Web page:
Como Caído Del Cielo Review: A Man Learns Not To Be A Womaniser A Ticket Into Heaven

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Summary

Netflix Mexican film Como Caído Del Cielo has the wrong message and it’s too long. The only saving grace us that it is slightly funny.

Arriving on Netflix on Christmas Eve is Mexican film Como Caído Del Cielo. The main plot of this 2-hour feature is about Mexican legend Pedro Infante desperate to get into heaven, but due to his slightly questionable, womanising past, God has left him in limbo. He keeps singing in the abyss of limbo which is irritable, so God gives him a chance to redeem himself and puts him in the body of one of his impersonators. Ironically, the impersonator is a womaniser.

God wants Pedro to be a good man.

Como Caído Del Cielo toys with the notion that a man like Pedro can change, but as it borders on comedy, Pedro breaks the rules “unintentionally” a number of times. There seems to be little consequences to the rules, as Pedro ends up falling in love with the impersonator’s wife, and spends the rest of the film doing all he can to redeem himself and secure her trust.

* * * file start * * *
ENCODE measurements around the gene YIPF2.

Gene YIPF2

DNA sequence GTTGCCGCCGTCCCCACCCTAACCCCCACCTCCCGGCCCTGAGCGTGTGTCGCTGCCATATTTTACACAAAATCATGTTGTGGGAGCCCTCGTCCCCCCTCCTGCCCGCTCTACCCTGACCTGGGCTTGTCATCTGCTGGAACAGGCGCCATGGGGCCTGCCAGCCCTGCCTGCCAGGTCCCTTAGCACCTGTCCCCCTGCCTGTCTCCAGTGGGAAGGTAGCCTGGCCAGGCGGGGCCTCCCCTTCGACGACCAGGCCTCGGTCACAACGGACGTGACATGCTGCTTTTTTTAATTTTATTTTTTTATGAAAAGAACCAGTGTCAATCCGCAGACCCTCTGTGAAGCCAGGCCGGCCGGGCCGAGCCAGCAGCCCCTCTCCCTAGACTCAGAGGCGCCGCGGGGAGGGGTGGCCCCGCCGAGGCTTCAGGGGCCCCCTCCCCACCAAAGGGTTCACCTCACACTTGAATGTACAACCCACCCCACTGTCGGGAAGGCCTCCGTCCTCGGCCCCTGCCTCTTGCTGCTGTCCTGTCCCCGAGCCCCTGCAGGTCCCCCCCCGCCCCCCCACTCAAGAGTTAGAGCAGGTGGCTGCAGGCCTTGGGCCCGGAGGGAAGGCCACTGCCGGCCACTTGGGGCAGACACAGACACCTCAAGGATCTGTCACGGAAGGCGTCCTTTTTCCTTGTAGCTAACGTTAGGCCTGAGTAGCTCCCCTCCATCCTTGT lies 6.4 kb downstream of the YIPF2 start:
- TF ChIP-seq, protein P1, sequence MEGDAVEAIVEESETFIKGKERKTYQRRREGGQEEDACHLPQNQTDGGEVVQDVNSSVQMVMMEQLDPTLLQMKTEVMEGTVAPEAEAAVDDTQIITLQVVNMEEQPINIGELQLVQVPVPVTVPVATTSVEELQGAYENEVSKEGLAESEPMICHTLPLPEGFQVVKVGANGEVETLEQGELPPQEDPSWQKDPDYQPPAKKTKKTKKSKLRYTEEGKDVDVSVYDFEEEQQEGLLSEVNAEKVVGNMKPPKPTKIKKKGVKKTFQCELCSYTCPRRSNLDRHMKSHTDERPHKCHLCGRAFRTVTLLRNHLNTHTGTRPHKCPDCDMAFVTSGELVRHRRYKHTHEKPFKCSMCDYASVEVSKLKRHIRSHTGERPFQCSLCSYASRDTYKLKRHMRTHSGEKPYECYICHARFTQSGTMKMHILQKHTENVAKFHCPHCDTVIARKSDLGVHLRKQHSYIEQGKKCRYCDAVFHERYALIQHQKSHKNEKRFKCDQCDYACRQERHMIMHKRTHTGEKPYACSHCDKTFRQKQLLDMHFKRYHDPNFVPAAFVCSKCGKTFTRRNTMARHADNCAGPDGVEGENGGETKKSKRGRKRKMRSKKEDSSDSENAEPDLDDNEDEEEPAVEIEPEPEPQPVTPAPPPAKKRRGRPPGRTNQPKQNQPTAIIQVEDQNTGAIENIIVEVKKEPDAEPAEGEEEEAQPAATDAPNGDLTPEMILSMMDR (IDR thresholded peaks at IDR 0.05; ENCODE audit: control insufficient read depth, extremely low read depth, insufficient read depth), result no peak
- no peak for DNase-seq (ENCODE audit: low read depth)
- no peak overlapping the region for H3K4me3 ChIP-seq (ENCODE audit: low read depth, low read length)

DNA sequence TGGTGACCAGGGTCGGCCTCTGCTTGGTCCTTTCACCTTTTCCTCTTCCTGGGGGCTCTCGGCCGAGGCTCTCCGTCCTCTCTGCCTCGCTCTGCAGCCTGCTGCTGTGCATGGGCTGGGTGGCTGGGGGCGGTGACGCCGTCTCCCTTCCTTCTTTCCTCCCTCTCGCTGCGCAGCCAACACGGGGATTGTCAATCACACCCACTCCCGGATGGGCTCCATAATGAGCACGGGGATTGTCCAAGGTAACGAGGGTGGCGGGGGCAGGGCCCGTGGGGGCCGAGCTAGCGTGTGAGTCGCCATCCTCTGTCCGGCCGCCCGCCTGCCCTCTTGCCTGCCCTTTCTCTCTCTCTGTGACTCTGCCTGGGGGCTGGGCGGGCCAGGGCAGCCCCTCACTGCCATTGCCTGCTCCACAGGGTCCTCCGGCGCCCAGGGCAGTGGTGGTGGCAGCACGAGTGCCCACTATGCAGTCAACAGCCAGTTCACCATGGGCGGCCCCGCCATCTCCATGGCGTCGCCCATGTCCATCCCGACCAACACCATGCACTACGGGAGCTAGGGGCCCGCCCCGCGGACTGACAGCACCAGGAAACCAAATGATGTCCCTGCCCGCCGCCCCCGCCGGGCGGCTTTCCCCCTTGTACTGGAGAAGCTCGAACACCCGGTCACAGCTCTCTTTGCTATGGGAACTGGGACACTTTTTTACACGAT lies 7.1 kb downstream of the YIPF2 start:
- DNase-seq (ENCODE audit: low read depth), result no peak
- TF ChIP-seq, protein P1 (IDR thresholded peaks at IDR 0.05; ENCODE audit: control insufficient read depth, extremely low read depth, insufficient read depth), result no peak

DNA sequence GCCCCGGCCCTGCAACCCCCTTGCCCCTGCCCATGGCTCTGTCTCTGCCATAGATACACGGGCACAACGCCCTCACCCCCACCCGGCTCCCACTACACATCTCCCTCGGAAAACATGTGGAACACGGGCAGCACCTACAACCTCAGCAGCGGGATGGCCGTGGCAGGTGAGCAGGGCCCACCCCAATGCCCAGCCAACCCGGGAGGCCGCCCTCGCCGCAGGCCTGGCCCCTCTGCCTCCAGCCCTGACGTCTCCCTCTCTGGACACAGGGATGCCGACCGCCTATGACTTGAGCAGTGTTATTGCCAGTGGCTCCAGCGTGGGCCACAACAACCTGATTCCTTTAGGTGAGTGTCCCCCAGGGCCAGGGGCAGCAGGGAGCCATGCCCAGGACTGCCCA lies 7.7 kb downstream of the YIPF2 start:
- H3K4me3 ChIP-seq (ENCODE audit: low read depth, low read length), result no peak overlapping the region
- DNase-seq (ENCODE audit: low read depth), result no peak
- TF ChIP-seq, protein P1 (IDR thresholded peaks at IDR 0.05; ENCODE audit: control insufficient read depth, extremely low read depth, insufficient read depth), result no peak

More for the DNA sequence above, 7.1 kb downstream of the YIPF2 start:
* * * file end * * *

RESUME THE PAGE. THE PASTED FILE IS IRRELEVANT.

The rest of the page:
There’s also a little crumb of redemption on Pedro’s family side. He manages to get in touch with his granddaughter, who feels very little for Pedro, and is a hard feminist who believed her grandfather was not a nice person. Pedro has to balance both worlds; make the inpersonator’s wife happy with principles and ensure his granddaughter is okay.

Como Caído Del Cielo is mightily too long. I’m not sure where the Mexican film felt the requirement to make this nearly 120 minutes with such a finite scope. The story wears thin during the second act, when you realise Pedro has thin layers and has no intention in igniting the audience’s interest. The film relies on the comedy of the situation, but it’s not suitably funny, instead relying on the bombastic ways of Pedro as he adapts to the more modern world of his impersonator.

I also do not think Como Caído Del Cielo fits in the world today; a womanising man taking over the body of another womaniser, and his requirement is not to be a womaniser in order to get into heaven. “Be a good boy and you get treated well” — I’m not entirely sure that the message is right.

Como Caído Del Cielo is watchable but forgettable. Pedro’s mission is not laboured by hard policies or rules — when he slightly acts like himself, Pedro, rather than the inpersonator, then he gets a slight headache. It’s a plot point that bares barely any weight.

Daniel Hart

Daniel Hart is the Co-Founder of Ready Steady Cut and has operated as Editor-in-Chief since 2017.

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